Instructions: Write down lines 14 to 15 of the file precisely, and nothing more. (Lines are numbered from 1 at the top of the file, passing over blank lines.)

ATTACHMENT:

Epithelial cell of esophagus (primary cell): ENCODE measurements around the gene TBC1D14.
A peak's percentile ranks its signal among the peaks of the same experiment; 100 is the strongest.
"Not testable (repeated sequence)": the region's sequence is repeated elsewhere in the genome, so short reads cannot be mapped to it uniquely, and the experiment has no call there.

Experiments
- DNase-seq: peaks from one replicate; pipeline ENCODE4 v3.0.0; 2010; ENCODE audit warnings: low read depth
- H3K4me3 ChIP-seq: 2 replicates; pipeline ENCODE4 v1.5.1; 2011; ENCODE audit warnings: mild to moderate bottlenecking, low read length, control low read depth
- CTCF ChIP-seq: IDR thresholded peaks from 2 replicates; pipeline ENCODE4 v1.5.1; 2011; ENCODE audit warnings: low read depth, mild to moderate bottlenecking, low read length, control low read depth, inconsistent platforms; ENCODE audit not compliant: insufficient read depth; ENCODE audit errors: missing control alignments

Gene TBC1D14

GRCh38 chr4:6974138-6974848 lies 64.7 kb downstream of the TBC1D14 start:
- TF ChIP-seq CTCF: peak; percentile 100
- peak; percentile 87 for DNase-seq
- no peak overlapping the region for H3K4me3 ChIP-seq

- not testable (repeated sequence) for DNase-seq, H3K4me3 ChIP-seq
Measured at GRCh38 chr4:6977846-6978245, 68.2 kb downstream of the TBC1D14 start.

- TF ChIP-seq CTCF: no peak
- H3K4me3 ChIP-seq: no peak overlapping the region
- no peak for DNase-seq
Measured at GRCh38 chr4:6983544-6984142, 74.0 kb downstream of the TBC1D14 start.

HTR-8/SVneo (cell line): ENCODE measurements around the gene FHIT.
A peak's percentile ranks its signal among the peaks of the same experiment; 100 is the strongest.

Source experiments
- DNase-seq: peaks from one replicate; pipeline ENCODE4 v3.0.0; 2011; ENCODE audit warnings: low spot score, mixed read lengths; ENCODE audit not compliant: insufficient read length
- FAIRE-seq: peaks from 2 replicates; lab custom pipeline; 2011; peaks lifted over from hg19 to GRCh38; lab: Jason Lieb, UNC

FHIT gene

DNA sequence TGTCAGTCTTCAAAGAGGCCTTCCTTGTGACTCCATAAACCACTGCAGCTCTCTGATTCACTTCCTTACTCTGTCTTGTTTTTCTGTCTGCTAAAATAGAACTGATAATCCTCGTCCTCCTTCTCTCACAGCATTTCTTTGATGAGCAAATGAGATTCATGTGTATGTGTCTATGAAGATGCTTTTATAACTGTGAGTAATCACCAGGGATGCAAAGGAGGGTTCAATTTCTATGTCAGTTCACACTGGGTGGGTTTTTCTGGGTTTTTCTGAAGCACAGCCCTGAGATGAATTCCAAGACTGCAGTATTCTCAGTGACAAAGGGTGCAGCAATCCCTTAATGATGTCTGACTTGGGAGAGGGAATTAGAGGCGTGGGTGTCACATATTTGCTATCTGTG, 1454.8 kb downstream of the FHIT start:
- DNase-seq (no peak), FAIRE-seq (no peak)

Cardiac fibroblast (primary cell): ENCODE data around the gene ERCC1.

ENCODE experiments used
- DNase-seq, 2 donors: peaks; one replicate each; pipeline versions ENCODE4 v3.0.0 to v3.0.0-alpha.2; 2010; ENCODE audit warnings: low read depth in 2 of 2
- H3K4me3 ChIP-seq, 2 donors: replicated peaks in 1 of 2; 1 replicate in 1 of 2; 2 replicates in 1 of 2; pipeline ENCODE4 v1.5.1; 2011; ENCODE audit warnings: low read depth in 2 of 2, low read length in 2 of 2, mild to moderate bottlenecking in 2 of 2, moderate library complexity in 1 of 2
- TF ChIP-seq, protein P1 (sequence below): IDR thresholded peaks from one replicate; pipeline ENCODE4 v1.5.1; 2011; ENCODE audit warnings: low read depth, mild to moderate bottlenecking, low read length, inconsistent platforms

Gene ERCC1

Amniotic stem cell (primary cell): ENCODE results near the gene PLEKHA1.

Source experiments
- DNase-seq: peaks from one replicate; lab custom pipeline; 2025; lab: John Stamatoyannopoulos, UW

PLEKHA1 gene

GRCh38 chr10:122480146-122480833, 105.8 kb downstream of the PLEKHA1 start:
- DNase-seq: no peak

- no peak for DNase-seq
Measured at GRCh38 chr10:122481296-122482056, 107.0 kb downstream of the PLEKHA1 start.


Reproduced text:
Measured at GRCh38 chr4:6977846-6978245, 68.2 kb downstream of the TBC1D14 start.

- TF ChIP-seq CTCF: no peak